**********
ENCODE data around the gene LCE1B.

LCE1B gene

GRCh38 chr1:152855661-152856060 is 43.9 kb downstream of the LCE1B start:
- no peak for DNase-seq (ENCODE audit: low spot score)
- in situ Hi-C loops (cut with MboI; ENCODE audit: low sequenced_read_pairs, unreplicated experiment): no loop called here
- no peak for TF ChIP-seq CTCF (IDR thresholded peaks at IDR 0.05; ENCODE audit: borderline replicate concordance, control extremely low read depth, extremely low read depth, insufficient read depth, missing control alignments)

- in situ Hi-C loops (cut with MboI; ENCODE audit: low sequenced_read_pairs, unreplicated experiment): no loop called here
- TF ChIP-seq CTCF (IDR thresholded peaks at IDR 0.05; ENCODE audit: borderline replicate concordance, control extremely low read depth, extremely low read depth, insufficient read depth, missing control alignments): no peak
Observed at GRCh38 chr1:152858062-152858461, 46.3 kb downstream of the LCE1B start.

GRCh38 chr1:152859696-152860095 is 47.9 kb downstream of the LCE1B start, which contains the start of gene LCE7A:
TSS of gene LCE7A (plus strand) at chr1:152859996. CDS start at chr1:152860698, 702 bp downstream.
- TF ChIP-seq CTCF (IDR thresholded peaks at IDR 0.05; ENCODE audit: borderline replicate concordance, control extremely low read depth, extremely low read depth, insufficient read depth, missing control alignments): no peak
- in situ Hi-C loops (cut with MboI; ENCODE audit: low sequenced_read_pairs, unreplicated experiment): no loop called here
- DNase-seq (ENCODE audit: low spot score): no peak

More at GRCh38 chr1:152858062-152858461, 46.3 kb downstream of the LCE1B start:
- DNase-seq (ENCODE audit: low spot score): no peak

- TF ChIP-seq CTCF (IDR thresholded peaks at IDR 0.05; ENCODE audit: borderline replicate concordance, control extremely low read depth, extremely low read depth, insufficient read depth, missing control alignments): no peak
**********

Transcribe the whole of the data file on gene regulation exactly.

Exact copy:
ENCODE data around the gene LCE1B.

LCE1B gene

GRCh38 chr1:152855661-152856060 is 43.9 kb downstream of the LCE1B start:
- no peak for DNase-seq (ENCODE audit: low spot score)
- in situ Hi-C loops (cut with MboI; ENCODE audit: low sequenced_read_pairs, unreplicated experiment): no loop called here
- no peak for TF ChIP-seq CTCF (IDR thresholded peaks at IDR 0.05; ENCODE audit: borderline replicate concordance, control extremely low read depth, extremely low read depth, insufficient read depth, missing control alignments)

- in situ Hi-C loops (cut with MboI; ENCODE audit: low sequenced_read_pairs, unreplicated experiment): no loop called here
- TF ChIP-seq CTCF (IDR thresholded peaks at IDR 0.05; ENCODE audit: borderline replicate concordance, control extremely low read depth, extremely low read depth, insufficient read depth, missing control alignments): no peak
Observed at GRCh38 chr1:152858062-152858461, 46.3 kb downstream of the LCE1B start.

GRCh38 chr1:152859696-152860095 is 47.9 kb downstream of the LCE1B start, which contains the start of gene LCE7A:
TSS of gene LCE7A (plus strand) at chr1:152859996. CDS start at chr1:152860698, 702 bp downstream.
- TF ChIP-seq CTCF (IDR thresholded peaks at IDR 0.05; ENCODE audit: borderline replicate concordance, control extremely low read depth, extremely low read depth, insufficient read depth, missing control alignments): no peak
- in situ Hi-C loops (cut with MboI; ENCODE audit: low sequenced_read_pairs, unreplicated experiment): no loop called here
- DNase-seq (ENCODE audit: low spot score): no peak

More at GRCh38 chr1:152858062-152858461, 46.3 kb downstream of the LCE1B start:
- DNase-seq (ENCODE audit: low spot score): no peak

- TF ChIP-seq CTCF (IDR thresholded peaks at IDR 0.05; ENCODE audit: borderline replicate concordance, control extremely low read depth, extremely low read depth, insufficient read depth, missing control alignments): no peak